ROME — As a young man, Cardinal John Njue of Nairobi, Kenya, became adept at both boxing and karate. He says those skills in the martial arts are “still very useful for me,” especially “when I am provoked.”

Njue, 71, is taking part in the Oct. 4-25 Synod of Bishops on the family, and while he’s not throwing any literal punches, he’s brought the same fighting spirit to this gathering of 270 bishops from around the world.

Here, for example, is Njue’s take on calls at the synod for a more compassionate approach to gays and lesbians.

“It is there in the Bible,” he says, referring to the Church’s teaching against homosexuality. “It is clear.”

“I think there is not much option,” Njue said. “There are facts, such as the fact that God created humanity as Adam and Eve. Whenever someone starts running away from their identity, whatever they do will certainly not be the right thing.”

“If we come to the point of saying that can be changed, there is no logic behind it, with all due respect,” he said.

Njue spoke to Crux on Friday during a break in the synod action.

Even while rejecting the idea of criminalizing homosexuality, Njue still insisted on the right of the Church to flag gay relationships as flawed.

“Where there is a mistake, a way must be found to help people who have made the mistake to understand that they have done something wrong and need to turn around,” he said.

Same-sex relationships are illegal in 38 of Africa’s 53 nations and punishable by death in four. In 2014, Uganda made it punishable by life in prison and declared the “promotion” of homosexuality a crime.

Africa’s Catholic bishops have sometimes been accused of either ambivalence or silence with regard to such measures, but Njue rejected those charges.

“It’s not a question of criminalizing or condemning, but we have every right to help the person understand that the way you are living is not how you’re supposed to be,” Njue said.

One of the most fascinating bits of subtext to the last Synod of Bishops on the family in October 2014 was the emergence of the African bishops as protagonists, in general holding the line in defense of traditional Catholic teaching.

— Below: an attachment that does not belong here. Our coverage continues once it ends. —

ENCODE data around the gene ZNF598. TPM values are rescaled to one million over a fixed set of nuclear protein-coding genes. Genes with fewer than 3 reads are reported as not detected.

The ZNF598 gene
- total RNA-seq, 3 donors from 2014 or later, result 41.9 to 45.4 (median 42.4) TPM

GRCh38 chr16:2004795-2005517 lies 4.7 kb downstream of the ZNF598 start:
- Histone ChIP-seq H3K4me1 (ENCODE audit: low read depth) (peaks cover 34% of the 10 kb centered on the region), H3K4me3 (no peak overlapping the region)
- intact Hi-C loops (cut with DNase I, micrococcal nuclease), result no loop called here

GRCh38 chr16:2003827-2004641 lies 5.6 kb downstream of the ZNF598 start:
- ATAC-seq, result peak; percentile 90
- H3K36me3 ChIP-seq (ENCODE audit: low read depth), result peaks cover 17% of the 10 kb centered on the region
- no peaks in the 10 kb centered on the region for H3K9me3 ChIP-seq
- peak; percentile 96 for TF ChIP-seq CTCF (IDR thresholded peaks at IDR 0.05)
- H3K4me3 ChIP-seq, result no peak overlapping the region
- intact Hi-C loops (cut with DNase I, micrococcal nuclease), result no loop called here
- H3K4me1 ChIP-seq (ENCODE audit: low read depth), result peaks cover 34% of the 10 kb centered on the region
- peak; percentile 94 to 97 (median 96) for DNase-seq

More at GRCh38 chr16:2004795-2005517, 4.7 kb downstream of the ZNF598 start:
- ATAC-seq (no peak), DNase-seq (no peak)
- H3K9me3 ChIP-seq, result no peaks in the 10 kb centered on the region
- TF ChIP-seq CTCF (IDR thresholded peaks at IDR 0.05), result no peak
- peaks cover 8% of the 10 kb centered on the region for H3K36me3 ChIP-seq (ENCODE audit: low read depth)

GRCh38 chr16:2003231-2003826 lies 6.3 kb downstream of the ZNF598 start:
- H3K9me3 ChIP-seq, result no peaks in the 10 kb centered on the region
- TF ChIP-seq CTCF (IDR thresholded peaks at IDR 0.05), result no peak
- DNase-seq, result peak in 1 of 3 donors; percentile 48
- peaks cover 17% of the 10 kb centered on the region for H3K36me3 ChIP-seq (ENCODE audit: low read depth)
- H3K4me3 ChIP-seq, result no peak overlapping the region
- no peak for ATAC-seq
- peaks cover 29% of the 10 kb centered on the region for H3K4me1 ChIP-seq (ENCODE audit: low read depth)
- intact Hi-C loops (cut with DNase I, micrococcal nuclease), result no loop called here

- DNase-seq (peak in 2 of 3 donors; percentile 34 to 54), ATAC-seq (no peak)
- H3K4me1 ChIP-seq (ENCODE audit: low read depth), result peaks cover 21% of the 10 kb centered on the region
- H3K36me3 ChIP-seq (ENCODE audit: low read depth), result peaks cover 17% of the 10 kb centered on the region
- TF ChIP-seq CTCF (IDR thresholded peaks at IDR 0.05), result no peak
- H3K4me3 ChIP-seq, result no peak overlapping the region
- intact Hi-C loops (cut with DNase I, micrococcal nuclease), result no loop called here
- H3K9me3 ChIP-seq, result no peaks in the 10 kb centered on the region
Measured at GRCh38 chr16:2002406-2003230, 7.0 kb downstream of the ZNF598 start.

While it’s a different group in Rome this time, and there are clear differences among them on some points, Njue is indicative that several Africans still remain a potent counterbalance to some of the progressive forces at the 2015 synod.

For instance, he’s not sold on the idea of allowing controversial matters such as giving Communion to divorced and civilly remarried Catholics to be decided at the local level, rather than imposing a universal decision from Rome.

“We are talking of the only, holy, Catholic, and apostolic Church,” Njue said. “If we start operating one way in Africa and another way in Europe and so on, then the image of the Church is distorted.”

“The family is at the basis of society, and it’s also at the basis of the Church, so if there is a unified understanding of what the family is all about, then I think we have nothing to lose,” he said. “If there is any form of diversion, it can be very dangerous for the future.”

Njue urged his brother bishops to remain “firm and united.”

He also echoed Pope Francis’ complaints about “ideological colonization,” meaning efforts by Western governments and NGOs to tie development assistance for poor nations to the adoption of family planning initiatives or permissive laws on sexuality.

“Let us not swallow things just because they have come to us,” Njue said, saying African nations must ask, “Are they truly safe and positive, or are they meant as a subversion?”

He said Kenya is currently a case in point for the effects of ideological colonization.

“They are trying to introduce family planning in the primary schools in Kenya,” he said. “You can be sure it is not something that is originating from Kenya, but is being pushed from outside, which is a pity.”

Njue also bristled at suggestions, recently voiced by former Irish President Mary McAleese among many others, that a group of celibate males doesn’t have any business discussing family life.

“I didn’t come from upstairs,” he said, “I was born in a family!”

Njue told a story to illustrate that he’s no naïf when it comes to the pain families can experience. When he was just three or four, he said, he watched his father beat his mother. When he asked his mother later why it happened, she told him to go to his father and ask.

“I stayed a good distance away, but I asked him why he had beaten my mother,” Njue said. “I could hear his roar start, and by the time it finished I was a mile away.”

Yet from that point forward, Njue said, his father was a “different man,” no longer violent with his mother.

Given that background, and his strong convictions, it’s clear that Njue doesn’t intend just to sit on the sidelines of this synod, but wants to be in the thick of the action.

“We know that our understanding of the family is in danger as we speak, because there are so many ideologies that come in, [such as] individualism and secularism,” he said.

“This is why I feel this synod comes at the right time, so the Church can come up with a way of strengthening the identity of marriage and the family.”